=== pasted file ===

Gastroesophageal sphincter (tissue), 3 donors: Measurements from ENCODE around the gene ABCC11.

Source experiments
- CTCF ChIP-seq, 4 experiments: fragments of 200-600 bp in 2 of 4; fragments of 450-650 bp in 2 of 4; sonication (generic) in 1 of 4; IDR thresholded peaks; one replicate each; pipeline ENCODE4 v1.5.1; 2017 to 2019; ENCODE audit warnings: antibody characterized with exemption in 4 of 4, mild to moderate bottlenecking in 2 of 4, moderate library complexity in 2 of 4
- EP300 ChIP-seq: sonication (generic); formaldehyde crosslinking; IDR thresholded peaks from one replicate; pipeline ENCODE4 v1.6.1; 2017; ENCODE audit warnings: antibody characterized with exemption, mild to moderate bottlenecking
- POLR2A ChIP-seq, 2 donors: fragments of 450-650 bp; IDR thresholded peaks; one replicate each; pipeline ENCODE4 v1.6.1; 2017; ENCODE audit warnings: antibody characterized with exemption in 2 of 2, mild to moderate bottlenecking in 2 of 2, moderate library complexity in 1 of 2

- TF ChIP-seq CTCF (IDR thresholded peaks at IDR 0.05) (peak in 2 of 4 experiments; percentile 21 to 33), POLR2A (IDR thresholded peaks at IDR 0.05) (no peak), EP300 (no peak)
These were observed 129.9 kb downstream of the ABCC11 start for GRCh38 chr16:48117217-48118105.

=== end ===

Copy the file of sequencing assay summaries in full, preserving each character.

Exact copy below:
Gastroesophageal sphincter (tissue), 3 donors: Measurements from ENCODE around the gene ABCC11.

Source experiments
- CTCF ChIP-seq, 4 experiments: fragments of 200-600 bp in 2 of 4; fragments of 450-650 bp in 2 of 4; sonication (generic) in 1 of 4; IDR thresholded peaks; one replicate each; pipeline ENCODE4 v1.5.1; 2017 to 2019; ENCODE audit warnings: antibody characterized with exemption in 4 of 4, mild to moderate bottlenecking in 2 of 4, moderate library complexity in 2 of 4
- EP300 ChIP-seq: sonication (generic); formaldehyde crosslinking; IDR thresholded peaks from one replicate; pipeline ENCODE4 v1.6.1; 2017; ENCODE audit warnings: antibody characterized with exemption, mild to moderate bottlenecking
- POLR2A ChIP-seq, 2 donors: fragments of 450-650 bp; IDR thresholded peaks; one replicate each; pipeline ENCODE4 v1.6.1; 2017; ENCODE audit warnings: antibody characterized with exemption in 2 of 2, mild to moderate bottlenecking in 2 of 2, moderate library complexity in 1 of 2

- TF ChIP-seq CTCF (IDR thresholded peaks at IDR 0.05) (peak in 2 of 4 experiments; percentile 21 to 33), POLR2A (IDR thresholded peaks at IDR 0.05) (no peak), EP300 (no peak)
These were observed 129.9 kb downstream of the ABCC11 start for GRCh38 chr16:48117217-48118105.